If you’re a parent, then you’re likely all too familiar with this scenario:
You’ve worked all day, come home, played with your kids, cooked dinner, cleaned up, helped with homework, given baths, read stories, and got the kids to bed. You finally have a moment to collapse on the couch for a little while at the end of the night for some much-needed time to yourself.
But inevitably, a child will always come tiptoeing down the stairs to ask for a snack. Or a drink of water. Or to tell you that “my tongue hurts!” or some other bizarre complaint.
When this happens to me, my first inclination is to bark at my kid to stop bothering me and go back to bed. I’m tired, and I’m not in the mood for my precious me-time to be interrupted. At the very least, I’m going to sigh and grumble as I get up to deal with whatever it is they need from me.
I admit that it’s not the most Christ-like response.
But it turns out that Jesus can relate pretty well to worn-out parents like us.
At the beginning of Matthew 14, Jesus’ cousin and friend, John the Baptist, was brutally killed by King Herod. When John’s disciples brought Jesus the news, he was deeply grieved.
Like you and I at the end of a long day, Jesus needed a minute. He needed time to himself to grieve, rest, and process this profound loss.
Matthew says in verse 13 that “he left in a boat to a remote area to be alone.”
And yet, the crowds cared nothing for Jesus’ personal needs. Like our kids, they just kept coming, begging him to meet their needs. “They heard where he was headed and followed on foot from many towns.”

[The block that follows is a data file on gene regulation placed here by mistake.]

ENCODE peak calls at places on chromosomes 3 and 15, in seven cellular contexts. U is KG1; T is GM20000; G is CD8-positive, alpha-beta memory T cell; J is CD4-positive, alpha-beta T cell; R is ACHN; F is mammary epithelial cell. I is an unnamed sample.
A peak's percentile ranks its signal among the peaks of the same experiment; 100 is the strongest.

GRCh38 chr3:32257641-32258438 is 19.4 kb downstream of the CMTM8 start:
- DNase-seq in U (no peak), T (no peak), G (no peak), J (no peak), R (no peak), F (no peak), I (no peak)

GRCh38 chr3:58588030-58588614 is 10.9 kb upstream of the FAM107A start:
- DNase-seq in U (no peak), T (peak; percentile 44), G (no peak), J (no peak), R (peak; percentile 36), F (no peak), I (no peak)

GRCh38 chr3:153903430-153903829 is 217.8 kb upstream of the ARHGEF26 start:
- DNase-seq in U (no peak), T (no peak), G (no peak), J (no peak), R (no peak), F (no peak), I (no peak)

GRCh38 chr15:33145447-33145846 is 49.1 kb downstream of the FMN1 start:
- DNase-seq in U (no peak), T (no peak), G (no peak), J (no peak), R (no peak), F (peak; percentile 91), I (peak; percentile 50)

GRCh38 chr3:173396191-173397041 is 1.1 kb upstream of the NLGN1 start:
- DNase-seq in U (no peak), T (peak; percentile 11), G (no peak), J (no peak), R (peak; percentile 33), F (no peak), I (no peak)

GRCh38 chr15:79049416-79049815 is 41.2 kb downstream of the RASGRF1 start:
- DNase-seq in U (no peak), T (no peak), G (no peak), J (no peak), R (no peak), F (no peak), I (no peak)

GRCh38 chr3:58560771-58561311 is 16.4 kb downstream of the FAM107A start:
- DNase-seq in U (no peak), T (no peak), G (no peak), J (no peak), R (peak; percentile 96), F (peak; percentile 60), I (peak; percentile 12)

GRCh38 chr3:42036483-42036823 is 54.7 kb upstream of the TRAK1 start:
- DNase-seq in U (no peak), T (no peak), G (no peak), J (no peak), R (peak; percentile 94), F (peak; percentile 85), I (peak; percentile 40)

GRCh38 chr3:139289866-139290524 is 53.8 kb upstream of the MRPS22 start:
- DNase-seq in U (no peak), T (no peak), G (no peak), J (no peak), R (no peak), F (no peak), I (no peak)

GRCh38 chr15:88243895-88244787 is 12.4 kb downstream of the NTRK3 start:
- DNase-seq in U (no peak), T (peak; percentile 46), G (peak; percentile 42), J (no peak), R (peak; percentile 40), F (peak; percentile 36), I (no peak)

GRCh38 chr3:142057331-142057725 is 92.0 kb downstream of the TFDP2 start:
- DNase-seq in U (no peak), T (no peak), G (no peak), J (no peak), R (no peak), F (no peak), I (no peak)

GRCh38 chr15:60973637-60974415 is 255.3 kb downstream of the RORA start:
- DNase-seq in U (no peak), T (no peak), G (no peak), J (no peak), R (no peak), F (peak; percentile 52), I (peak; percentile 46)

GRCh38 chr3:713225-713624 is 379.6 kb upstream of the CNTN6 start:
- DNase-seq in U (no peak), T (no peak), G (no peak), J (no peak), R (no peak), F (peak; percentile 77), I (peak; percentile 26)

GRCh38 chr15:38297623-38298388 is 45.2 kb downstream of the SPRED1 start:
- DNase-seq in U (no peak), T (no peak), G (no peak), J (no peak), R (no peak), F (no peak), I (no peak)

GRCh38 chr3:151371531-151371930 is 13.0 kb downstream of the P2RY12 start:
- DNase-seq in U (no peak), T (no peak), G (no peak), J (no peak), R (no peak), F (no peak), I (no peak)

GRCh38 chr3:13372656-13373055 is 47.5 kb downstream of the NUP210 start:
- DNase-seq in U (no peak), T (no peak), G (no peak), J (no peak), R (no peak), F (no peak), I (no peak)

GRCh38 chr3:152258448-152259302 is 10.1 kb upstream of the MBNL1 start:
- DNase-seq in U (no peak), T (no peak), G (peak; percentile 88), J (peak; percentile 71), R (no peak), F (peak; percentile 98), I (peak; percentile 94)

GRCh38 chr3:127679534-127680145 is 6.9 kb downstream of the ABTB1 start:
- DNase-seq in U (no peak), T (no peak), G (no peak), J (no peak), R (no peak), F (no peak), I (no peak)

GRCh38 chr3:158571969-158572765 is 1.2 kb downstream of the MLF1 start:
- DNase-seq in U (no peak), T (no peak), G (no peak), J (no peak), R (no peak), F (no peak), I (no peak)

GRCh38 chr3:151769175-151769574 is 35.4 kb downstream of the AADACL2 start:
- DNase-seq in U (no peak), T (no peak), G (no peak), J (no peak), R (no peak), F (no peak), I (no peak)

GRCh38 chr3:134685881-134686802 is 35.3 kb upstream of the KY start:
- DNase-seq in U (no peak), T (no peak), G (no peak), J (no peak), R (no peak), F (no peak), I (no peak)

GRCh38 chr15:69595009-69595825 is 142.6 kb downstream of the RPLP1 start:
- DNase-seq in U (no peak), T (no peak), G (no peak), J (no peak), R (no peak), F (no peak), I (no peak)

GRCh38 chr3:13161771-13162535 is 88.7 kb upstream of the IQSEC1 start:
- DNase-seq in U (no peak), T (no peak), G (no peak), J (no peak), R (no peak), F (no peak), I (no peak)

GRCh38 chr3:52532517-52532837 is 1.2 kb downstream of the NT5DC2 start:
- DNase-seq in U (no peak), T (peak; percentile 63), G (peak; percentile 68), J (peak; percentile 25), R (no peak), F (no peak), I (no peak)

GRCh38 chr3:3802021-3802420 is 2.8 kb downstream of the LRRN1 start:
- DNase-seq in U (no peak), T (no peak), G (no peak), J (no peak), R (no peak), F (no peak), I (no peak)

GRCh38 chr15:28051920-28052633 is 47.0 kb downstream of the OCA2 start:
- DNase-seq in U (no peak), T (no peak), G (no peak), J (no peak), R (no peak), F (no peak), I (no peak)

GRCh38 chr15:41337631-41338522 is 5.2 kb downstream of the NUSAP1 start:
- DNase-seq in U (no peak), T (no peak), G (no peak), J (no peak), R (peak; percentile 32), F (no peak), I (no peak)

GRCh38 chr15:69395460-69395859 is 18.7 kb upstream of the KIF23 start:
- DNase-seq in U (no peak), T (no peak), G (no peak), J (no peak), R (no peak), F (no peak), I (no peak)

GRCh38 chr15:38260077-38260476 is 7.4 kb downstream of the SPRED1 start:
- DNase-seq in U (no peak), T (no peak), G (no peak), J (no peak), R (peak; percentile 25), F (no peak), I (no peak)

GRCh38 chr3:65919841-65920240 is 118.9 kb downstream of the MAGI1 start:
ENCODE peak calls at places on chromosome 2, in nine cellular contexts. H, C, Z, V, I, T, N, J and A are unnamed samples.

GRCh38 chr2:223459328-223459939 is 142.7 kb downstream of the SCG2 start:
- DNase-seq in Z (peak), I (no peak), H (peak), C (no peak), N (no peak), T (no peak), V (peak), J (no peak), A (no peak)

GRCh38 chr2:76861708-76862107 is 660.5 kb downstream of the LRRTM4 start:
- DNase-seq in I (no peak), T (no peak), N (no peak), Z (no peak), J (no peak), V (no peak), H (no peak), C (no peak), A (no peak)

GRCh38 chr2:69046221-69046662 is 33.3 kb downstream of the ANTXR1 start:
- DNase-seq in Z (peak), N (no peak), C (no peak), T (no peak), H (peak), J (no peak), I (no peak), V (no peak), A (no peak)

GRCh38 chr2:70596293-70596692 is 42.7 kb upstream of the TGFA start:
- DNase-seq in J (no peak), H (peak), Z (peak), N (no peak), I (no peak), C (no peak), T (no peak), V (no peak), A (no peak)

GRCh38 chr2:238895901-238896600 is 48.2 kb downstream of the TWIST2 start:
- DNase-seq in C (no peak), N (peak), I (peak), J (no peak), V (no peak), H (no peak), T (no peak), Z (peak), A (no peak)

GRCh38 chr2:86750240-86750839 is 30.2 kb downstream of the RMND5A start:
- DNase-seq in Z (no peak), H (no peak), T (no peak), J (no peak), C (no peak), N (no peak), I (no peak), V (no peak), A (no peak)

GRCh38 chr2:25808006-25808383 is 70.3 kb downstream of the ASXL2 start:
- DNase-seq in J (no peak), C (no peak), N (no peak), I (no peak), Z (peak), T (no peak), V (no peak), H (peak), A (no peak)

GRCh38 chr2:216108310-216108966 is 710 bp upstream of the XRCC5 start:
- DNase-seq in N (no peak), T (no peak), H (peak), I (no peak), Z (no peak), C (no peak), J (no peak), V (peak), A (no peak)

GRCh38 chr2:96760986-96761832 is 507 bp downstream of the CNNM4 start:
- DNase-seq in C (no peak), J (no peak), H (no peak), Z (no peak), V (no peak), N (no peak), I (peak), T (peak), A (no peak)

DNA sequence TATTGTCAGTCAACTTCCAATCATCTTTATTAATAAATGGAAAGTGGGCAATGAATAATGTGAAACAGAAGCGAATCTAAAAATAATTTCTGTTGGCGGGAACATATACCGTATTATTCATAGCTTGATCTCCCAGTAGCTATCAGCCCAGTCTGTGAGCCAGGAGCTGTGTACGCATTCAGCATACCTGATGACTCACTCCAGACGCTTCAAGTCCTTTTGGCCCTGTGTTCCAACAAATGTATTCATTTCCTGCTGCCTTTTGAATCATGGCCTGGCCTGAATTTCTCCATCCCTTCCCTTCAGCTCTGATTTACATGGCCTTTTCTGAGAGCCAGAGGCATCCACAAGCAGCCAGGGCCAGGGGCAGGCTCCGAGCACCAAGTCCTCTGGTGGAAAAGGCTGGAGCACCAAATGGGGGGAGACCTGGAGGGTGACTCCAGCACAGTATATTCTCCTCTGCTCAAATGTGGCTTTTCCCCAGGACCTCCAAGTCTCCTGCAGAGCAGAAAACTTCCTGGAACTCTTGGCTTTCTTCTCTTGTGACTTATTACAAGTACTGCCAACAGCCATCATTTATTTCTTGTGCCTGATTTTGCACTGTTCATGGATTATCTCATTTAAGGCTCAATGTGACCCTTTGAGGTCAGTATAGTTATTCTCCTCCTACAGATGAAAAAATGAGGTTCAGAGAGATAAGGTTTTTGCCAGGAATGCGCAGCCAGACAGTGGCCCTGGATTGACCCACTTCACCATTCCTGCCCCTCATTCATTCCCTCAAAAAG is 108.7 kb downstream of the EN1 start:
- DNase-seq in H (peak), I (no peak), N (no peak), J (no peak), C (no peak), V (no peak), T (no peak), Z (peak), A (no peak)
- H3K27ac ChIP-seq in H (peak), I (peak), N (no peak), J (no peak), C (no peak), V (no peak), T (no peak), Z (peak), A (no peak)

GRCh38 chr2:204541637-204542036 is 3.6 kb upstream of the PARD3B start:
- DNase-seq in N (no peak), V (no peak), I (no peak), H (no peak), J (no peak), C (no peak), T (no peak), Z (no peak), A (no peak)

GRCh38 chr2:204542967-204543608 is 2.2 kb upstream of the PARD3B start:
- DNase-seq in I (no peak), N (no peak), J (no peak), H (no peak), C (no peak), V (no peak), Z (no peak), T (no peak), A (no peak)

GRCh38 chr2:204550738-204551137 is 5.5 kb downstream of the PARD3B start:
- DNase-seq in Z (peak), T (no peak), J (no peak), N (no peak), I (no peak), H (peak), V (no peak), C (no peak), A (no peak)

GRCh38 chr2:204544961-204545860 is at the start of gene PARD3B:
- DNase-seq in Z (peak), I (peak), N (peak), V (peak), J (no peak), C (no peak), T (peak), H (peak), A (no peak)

If I were Jesus, and I needed rest as much as he did, I would’ve turned my boat around and kept going the moment that I saw a crowd gathering for me on the shore. But that’s not what He chose to do.
Instead, he “stepped from the boat, and he had compassion on them and healed their sick.”
He didn’t roll his eyes or perform his healings with a sigh, the way that I might’ve. He had compassion on them. He saw their needs put them ahead of his own. He showed them his love.
What an example.
When I read these verses, I was instantly convicted about the way that I treat my children when I feel weary. At the same time, it’s incredibly comforting to know that Jesus experienced the exact same struggle, and he’s there to help me in my weakness.
This parenting thing is sanctifying work. It reveals my selfishness and shortcomings in more ways than I ever could have imagined. I’m thankful for the gift of these children, and for the way God uses them to mold me, shape me, and make me more like Jesus.
My prayer is that, whether you’re a parent or not, you and I will allow Jesus to work in us and through us as we push past our own needs to meet the needs of others.
Let’s lean on the Holy Spirit to help us respond with love and compassion when we feel that we have nothing left to give.
That’s what Jesus did.
Website Content Manager, STAR 99.1